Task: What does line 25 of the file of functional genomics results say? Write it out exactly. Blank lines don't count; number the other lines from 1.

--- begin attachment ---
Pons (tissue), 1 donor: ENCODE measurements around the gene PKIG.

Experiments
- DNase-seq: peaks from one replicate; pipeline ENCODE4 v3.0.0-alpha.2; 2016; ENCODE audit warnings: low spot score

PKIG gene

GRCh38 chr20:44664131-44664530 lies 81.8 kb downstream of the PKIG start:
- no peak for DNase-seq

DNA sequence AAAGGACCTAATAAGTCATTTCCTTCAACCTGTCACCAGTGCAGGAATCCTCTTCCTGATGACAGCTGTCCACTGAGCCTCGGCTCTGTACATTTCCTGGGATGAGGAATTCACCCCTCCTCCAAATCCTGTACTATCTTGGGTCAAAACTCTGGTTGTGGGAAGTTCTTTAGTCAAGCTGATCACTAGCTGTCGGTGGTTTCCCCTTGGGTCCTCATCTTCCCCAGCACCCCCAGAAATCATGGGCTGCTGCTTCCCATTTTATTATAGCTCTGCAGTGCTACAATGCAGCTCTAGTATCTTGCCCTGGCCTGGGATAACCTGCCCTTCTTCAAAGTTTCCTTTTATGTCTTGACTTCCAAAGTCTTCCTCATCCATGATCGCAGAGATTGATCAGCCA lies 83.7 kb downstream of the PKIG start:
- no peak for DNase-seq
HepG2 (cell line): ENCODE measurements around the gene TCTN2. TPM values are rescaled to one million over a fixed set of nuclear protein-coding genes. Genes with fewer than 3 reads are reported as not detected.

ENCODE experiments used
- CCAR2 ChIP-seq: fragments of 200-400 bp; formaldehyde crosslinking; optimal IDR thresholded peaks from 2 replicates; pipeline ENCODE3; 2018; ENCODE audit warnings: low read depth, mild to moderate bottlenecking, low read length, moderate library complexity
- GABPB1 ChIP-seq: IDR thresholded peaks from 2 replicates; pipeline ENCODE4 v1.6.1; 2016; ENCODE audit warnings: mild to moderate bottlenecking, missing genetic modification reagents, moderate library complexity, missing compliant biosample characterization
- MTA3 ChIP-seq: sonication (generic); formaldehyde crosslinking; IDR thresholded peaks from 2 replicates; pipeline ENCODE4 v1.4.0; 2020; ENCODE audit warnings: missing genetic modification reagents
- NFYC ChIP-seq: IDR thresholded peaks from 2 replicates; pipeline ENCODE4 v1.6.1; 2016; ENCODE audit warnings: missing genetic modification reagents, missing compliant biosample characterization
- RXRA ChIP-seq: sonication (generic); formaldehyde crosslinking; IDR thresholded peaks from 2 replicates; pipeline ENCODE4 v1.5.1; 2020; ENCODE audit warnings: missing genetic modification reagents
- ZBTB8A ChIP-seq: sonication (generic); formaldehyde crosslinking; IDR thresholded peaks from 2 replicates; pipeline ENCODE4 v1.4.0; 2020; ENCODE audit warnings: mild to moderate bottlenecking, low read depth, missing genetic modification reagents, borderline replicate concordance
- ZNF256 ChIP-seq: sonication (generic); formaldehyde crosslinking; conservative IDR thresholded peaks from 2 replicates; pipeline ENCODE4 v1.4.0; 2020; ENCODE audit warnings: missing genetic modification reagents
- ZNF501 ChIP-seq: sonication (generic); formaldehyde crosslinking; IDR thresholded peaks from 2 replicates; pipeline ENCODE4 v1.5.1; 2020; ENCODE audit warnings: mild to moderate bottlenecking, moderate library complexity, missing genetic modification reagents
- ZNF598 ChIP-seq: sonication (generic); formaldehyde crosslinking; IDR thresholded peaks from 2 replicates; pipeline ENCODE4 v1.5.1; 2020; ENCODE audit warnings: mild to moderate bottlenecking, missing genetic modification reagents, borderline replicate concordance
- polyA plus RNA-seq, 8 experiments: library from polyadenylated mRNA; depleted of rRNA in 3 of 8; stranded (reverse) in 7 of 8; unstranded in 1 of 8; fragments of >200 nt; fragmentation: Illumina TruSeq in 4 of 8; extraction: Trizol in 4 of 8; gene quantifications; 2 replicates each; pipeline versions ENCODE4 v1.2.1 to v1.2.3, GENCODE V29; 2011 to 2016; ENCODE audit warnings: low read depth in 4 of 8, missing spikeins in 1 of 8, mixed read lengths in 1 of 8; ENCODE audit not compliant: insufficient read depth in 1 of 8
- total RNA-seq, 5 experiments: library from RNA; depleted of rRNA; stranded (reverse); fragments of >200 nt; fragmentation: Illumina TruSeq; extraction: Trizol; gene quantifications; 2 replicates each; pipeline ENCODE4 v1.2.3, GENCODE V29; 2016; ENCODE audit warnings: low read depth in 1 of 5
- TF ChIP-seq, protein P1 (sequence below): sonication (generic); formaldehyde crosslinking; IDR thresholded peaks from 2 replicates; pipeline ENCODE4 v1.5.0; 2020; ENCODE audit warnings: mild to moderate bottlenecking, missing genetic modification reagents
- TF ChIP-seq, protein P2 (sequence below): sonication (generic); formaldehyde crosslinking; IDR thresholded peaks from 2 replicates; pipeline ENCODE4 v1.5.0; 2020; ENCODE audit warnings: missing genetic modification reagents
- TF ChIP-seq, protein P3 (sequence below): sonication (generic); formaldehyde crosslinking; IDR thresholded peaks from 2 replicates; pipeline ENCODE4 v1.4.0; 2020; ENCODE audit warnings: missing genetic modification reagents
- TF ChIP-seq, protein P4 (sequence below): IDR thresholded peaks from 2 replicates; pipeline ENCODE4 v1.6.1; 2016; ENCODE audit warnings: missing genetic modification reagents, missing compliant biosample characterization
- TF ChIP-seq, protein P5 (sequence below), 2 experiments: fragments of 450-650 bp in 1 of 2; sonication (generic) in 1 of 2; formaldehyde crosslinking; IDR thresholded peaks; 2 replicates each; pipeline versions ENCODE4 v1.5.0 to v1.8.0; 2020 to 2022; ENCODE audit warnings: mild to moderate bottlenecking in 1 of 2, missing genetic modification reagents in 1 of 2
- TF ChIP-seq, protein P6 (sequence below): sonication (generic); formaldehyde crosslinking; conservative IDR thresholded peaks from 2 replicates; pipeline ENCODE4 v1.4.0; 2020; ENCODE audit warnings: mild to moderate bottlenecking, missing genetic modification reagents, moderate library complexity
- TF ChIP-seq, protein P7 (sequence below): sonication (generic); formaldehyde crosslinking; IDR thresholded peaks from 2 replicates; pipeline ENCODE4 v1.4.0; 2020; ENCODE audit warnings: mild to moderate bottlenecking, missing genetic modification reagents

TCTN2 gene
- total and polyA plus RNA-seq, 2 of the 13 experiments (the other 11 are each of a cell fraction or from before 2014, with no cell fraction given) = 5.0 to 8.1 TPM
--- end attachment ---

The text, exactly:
- TF ChIP-seq, protein P4 (sequence below): IDR thresholded peaks from 2 replicates; pipeline ENCODE4 v1.6.1; 2016; ENCODE audit warnings: missing genetic modification reagents, missing compliant biosample characterization